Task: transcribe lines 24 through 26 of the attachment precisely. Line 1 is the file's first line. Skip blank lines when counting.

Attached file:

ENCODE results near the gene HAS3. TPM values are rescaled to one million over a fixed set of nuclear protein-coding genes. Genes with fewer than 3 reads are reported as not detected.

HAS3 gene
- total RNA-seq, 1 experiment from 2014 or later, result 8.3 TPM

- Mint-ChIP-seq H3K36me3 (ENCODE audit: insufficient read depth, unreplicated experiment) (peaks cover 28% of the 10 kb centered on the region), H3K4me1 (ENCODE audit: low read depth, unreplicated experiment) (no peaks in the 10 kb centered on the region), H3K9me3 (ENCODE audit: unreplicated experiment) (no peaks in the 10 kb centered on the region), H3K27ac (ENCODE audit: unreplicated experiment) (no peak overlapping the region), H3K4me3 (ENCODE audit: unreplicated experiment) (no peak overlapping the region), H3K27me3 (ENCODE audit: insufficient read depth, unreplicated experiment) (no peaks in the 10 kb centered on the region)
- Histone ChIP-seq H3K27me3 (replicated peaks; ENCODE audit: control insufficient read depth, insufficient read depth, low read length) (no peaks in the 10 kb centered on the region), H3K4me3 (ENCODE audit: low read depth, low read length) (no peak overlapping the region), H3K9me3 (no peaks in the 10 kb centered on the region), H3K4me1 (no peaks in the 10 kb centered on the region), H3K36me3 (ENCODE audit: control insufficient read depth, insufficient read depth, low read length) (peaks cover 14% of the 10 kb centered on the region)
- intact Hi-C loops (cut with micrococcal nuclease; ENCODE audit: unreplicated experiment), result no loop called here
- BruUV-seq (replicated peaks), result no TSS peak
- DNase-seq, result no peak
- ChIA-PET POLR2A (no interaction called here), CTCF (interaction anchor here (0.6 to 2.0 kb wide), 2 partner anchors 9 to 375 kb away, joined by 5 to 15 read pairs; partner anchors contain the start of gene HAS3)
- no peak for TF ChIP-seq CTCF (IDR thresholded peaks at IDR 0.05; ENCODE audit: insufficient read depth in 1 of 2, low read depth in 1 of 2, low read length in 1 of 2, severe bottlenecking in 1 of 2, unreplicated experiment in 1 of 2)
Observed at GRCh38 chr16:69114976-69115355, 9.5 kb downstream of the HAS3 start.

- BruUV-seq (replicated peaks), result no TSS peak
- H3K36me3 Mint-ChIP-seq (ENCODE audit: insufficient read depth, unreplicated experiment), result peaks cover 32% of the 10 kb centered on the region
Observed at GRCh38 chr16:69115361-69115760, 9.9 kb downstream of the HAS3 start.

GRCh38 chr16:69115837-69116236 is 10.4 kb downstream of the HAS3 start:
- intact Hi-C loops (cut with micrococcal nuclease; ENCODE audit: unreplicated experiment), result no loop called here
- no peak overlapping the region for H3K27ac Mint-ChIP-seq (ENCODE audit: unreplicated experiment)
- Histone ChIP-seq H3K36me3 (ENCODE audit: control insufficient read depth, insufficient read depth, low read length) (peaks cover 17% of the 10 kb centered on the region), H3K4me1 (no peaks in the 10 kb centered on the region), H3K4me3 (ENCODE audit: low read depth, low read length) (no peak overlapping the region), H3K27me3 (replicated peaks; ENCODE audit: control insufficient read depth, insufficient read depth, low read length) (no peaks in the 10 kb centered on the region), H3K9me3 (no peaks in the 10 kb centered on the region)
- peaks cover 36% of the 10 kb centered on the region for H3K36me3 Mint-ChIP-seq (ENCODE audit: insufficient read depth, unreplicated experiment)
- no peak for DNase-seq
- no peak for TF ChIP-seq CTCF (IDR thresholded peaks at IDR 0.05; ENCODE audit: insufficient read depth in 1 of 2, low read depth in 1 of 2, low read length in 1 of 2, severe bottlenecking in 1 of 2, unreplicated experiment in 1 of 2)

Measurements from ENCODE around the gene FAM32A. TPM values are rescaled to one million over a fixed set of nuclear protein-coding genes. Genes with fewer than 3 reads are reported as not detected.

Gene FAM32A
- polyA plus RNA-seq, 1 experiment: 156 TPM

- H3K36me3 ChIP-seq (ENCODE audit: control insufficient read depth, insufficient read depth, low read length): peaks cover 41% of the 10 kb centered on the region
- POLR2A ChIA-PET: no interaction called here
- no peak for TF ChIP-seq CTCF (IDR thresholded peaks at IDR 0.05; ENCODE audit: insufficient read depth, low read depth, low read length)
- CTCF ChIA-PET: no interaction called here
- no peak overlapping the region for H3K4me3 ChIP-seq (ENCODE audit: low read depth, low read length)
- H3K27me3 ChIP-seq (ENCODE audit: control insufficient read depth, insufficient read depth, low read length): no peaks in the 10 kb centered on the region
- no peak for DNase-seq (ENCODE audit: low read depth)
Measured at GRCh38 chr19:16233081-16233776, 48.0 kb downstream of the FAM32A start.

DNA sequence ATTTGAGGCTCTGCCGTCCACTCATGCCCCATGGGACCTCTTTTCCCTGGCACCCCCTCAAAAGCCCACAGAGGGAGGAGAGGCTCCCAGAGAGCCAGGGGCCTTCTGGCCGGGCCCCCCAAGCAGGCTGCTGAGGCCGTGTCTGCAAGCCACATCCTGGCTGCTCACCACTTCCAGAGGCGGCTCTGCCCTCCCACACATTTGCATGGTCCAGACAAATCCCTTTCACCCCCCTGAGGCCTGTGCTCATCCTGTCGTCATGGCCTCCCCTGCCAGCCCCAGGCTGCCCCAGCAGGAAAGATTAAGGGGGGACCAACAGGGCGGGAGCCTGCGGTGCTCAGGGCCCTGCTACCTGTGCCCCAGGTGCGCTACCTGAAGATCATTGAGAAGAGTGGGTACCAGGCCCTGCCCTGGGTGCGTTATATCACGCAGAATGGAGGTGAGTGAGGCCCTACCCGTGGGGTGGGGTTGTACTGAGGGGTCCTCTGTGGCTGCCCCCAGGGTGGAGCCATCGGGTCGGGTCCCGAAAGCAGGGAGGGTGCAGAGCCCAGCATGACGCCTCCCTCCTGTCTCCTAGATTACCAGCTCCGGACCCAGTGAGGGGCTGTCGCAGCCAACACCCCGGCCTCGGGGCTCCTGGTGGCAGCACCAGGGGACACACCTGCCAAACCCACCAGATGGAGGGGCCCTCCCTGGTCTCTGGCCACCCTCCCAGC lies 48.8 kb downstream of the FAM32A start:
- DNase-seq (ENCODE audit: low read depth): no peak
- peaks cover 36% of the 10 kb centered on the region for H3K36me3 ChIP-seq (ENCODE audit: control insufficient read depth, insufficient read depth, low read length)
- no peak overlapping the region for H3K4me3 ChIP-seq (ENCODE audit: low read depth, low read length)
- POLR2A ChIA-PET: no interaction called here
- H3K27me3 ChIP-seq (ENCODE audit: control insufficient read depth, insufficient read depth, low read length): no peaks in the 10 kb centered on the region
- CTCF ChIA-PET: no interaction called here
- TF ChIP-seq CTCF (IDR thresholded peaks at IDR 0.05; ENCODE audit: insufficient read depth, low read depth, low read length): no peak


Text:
- polyA plus RNA-seq, 1 experiment: 156 TPM

- H3K36me3 ChIP-seq (ENCODE audit: control insufficient read depth, insufficient read depth, low read length): peaks cover 41% of the 10 kb centered on the region
- POLR2A ChIA-PET: no interaction called here